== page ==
Well what about our decorations? Let me tell you something fascinating, most of our Christmas decoration traditions were started by Martin Luther or Lutherans in general. And guess what, none of them are influence by paganism. Do not believe the drivel of those who lie to you about how our traditions are not Christ centered but pagan in nature. The most obvious symbol is the Christmas tree.


Now after the black plague, Germany was looking for something to counter the years of dread and death. So during the time of the Reformation, practically all people, Christian, Jew, and others, started to decorate their houses with more greenery. And during the wintery season, evergreen was the perfect decoration for it brought vibrant green into a home. It was a general consensus, but the Lutherans decided to use this as an opportunity to teach Christ. Martin Luther loved music, he loved images; he loved anything and everything that could be used to teach the truth about Christ. So he used this new tradition, which was not pagan in nature, to decorate the first Christmas tree. It was trimmed to maintain its triangle shape so as to incentivize the holy trinity, Father, Son, and Holy Spirit; candles where placed in it to represent the light that is Christ who came into the world; a star/angel on top for obvious reasons; and popcorn decorations which were white to represent the holiness and purity of this baby born without original sin.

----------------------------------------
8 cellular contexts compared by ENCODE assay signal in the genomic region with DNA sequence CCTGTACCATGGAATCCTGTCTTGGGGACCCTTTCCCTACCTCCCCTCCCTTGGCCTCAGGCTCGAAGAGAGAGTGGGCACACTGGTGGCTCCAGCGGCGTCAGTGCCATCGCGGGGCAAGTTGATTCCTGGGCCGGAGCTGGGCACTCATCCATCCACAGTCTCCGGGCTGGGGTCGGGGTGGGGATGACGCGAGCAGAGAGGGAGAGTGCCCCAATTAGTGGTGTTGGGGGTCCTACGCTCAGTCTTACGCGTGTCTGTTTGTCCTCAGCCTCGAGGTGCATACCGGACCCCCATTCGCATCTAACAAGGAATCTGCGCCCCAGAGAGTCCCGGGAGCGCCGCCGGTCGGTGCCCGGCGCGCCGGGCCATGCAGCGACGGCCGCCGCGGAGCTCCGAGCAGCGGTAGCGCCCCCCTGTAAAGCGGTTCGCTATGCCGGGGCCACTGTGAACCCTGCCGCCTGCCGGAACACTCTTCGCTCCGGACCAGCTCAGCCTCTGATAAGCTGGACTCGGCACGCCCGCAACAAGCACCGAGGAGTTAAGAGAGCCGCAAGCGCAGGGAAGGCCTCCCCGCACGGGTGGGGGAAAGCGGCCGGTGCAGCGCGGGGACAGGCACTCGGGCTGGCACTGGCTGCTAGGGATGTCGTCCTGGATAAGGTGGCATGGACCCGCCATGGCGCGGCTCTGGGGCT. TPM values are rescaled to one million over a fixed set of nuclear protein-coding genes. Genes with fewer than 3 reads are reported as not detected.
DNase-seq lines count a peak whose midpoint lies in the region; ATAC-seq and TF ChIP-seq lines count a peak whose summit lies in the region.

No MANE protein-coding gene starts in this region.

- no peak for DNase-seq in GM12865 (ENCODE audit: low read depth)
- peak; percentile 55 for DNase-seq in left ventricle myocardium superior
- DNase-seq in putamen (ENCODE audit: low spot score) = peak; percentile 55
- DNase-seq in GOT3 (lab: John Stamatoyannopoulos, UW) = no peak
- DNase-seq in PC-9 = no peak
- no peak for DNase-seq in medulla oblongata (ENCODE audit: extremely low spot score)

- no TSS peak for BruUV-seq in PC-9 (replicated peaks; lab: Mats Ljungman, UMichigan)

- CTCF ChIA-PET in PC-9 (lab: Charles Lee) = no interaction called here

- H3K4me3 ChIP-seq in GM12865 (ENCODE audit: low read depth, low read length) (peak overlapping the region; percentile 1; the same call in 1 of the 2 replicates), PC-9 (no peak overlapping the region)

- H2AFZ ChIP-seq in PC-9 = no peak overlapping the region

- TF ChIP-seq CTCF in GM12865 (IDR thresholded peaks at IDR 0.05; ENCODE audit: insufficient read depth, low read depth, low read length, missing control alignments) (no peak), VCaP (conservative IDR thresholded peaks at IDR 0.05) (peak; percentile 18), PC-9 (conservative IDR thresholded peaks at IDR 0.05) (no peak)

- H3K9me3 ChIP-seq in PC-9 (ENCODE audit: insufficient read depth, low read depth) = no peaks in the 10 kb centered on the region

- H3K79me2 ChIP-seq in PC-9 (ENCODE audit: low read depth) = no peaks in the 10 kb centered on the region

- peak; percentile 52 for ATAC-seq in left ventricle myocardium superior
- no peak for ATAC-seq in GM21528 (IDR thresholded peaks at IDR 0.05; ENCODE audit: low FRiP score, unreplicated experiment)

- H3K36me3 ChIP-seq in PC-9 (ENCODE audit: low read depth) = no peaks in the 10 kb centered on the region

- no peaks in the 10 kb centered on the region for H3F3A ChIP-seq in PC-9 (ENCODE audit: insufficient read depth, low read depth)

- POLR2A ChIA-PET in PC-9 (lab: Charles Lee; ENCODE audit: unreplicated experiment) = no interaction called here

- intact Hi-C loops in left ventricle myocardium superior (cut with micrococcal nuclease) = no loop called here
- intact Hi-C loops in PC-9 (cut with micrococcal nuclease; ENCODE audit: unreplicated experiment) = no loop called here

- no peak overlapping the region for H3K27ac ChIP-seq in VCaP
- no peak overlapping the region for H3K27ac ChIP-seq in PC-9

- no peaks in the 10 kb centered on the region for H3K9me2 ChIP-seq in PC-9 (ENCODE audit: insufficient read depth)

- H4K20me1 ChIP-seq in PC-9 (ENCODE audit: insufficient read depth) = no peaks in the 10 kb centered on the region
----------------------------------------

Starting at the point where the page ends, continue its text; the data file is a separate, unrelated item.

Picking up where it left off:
Now because Germans are very efficient people, they used the trimmings of the Christmas tree to further decorate the house such as making wreaths. Now in Roman culture, the wreath is the roman version of a crown. You know the green laurel thing found resting on the ears of roman rulers? That is the Roman Wreath, or roman crown. And since Germany was the Holy Roman Empire, when they thought of crowns, they used the typical image of a crown in Jesus’ time, the roman wreath. It should also be noted that in the 200’s, a saint who went by the name of Lucia, made the point of wearing a wreath crown with candles tied to it to light her way as she carried food for the poor and hungry and little ones. She also intentionally wore this crown of candles as a way to teach Christ who is the light of the world. Now the foul mouth Grinches would tell you that wreaths and lighting of candles is based off of a Saturnalia tradition… Ignore the fact that Saturnalia was establish a century after St Lucia. But based off the example of St Lucia and her wreath with candles, Martin Luther, started the tradition of making wreaths. Traditionally a crown of evergreen laid on a table with a single white candle in the center to represent Christ is Here, Emmanuel, a centerpiece traditionally found on a Lutheran dinner table.